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CETCO Contracting Services Company v. Cumberland County Improvement Authority

A-6116-09T1 (N.J. Super. App. Div. 2011) (Unpublished)

PUBLIC BIDDING — New Jersey law permits a local contracting unit to reject any and all bids if, among other reasons, the governing party wants to abandon the project or substantially revise the bid specifications.

A County Improvement Authority issued a public advertisement for bids for the expansion of its solid waste complex. In its instructions to bidders, the authority wrote that all general contractors and each subcontractor hired by a general contractor would be required to complete a Contractor Responsibility Certification (CRC). In the CRC, each contractor would be required to verify, among other things, that it had a satisfactory record of past contract performance and compliance with laws that demonstrated a solid history of both technical competency and business integrity sufficient to justify receiving the contract. The bidding instructions indicated that a contractor’s failure to submit or complete the CRC would render it ineligible. Further, a contractor’s submission of false or misleading information in the CRC would render the firm ineligible to perform work and would be considered a material breach of the contract.

The authority awarded the contract to the lowest bidder. The second-lowest bidder wrote the authority asking if the lowest bidder had identified a certain subcontractor in its bid and, if so, whether a CRC had been submitted for that subcontractor. The second-lowest bidder informed the authority that the subcontractor’s owner had previously pled guilty to federal tax fraud charges. The lowest bidder later filed a CRC for the subcontractor. On the same date, the second-lowest bidder filed a verified complaint seeking an order to show cause with temporary restraints enjoining the authority from proceeding with the contract. The lower court entered an order temporarily enjoining the authority’s award of the contract pending further order of the court. The order also required the authority and lowest bidder to show cause why a preliminary injunction should not be entered to restrain the authority from proceeding with the contract or, alternatively, enjoining the lowest bidder from using the subcontractor on the project.

The authority then adopted a resolution rejecting all bids. The project was to be re-evaluated, and new bids would be sought. The authority noted that it had reconsidered its financial integrity and the revenues it anticipated receiving in the foreseeable future before the lawsuit. The authority stated that, as a result of the review, it had reassessed the need for the major expansion and that it intended to re-bid the contract after a more thorough re-evaluation of both the projected need and projected revenues available for financing. Then, the subcontractor moved to intervene; the lowest bidder filed a motion for summary judgment; and the authority filed a motion seeking an order affirming its decision to reject all bids and re-bid the contract. The lower court entered an order granting the subcontractor’s motion to intervene; denying the lowest bidder’s application to enjoin the authority from rejecting all bids; denying the lowest bidder’s application for a restraining order; and denying the authority’s motion to affirm its decision to reject all bids and re-bid the contract. The lowest bidder then filed another motion for summary judgment, and the authority filed a cross-motion, again seeking an order affirming its decision to re-bid the project. The lower court denied the lowest bidder’s motion and granted the authority’s motion. In addition, it found that the authority could properly reject the lowest bid because the bid was invalid. In addition, the court found that the authority had validly rejected all bids because it had determined in good faith to scale back and re-bid the project.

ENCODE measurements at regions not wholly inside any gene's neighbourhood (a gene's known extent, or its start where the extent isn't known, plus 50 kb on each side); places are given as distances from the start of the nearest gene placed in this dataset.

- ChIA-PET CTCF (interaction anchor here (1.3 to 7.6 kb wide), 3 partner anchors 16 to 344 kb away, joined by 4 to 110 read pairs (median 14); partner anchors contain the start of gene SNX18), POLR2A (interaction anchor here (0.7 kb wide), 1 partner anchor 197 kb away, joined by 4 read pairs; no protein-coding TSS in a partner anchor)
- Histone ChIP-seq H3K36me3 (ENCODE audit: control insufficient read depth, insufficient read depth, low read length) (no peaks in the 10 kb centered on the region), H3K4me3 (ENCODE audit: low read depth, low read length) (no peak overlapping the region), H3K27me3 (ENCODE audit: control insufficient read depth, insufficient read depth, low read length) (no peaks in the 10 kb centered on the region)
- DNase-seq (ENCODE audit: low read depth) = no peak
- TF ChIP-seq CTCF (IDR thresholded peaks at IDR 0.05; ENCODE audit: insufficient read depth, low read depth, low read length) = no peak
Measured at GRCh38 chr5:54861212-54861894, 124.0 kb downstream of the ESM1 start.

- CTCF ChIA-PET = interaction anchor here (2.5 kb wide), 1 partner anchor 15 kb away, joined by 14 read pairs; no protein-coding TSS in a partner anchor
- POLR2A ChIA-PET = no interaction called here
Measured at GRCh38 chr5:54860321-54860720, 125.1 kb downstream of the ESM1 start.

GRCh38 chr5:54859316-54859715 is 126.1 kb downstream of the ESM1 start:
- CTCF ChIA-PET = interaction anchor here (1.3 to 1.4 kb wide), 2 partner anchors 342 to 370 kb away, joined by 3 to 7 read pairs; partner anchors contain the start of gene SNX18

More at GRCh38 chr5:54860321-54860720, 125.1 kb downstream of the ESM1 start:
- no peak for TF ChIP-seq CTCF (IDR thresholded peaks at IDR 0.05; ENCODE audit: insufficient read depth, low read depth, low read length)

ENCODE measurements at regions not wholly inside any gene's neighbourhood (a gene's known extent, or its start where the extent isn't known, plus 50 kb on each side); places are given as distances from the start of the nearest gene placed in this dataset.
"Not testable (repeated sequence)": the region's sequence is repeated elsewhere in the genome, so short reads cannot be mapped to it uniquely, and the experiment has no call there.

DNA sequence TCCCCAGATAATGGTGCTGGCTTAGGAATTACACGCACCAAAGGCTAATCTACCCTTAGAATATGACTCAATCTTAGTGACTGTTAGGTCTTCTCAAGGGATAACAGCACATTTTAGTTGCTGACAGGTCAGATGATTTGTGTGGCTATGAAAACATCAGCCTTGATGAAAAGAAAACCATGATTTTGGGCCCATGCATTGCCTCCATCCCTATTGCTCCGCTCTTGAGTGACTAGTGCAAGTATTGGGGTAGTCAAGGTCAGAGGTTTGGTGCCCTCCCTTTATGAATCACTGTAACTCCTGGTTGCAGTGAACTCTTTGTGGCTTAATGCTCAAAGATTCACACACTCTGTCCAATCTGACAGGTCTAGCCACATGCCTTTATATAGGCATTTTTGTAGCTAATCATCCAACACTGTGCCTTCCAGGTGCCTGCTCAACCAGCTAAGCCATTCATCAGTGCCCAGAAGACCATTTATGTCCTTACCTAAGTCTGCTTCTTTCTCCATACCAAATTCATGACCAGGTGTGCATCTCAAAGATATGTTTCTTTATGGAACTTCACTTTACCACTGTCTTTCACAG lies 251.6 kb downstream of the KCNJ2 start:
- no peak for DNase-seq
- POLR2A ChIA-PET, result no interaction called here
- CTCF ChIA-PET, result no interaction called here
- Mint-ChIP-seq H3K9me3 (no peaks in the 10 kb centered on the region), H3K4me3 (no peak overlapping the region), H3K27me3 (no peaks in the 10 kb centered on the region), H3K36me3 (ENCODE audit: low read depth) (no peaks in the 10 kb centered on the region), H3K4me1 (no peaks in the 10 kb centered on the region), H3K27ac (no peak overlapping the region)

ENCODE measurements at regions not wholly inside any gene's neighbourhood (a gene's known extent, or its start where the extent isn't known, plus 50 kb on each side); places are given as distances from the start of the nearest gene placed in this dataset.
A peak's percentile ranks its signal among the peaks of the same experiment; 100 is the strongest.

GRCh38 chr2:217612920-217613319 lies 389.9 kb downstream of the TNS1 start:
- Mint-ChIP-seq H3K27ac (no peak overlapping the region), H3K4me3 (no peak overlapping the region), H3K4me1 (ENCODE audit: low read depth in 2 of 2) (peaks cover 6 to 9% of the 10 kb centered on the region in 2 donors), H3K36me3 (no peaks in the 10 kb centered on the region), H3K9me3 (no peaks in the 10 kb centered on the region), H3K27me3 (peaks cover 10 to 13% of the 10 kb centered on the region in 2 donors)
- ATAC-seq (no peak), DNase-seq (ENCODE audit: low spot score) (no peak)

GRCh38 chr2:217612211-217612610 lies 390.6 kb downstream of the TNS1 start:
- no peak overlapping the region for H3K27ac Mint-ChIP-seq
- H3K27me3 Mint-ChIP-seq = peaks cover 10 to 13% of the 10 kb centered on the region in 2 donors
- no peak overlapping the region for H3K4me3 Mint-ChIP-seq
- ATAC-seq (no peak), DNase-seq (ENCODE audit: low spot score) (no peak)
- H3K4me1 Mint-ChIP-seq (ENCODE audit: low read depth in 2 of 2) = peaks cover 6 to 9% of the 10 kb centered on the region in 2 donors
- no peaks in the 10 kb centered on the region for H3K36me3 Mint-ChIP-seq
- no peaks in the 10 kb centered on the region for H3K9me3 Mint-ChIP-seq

On appeal, the lowest bidder argued that the lower court had erred by denying its motion for summary judgment, contending that the authority had accepted its bid and could not thereafter reject and re-bid the contract. The Appellate Division disagreed. According to the Court, the bid was fatally flawed because it failed to comply with the bid specifications, which required a valid CRC for each subcontractor. It found the later-submitted CRC to be both false and misleading because it did not disclose the relevant felony. Because a bid is not complete until it satisfies all of the requirements, the authority had the right to adopt the resolution rejecting the incomplete bid.

The Court observed that New Jersey law permits a local contracting unit to reject any and all bids if, among other reasons, the governing body wants to abandon the project or substantially revise the bid specifications. According to the Court, the lower court properly found that the authority had elected to reject all bids because it had chosen to reconsider the scope of the project and seek new bids. There was sufficient credible evidence in the record to support the lower court’s determination that the authority had acted in good faith when deciding to reconsider the scale of the project in light of the authority’s changing financial situation. The authority submitted an affidavit from a management consultant. It testified to the change in revenues and costs. Further, the authority’s rejection of all bids was within the law’s sixty-day timeframe because a bid is not complete until it contains all of the information required by the bidding instructions.


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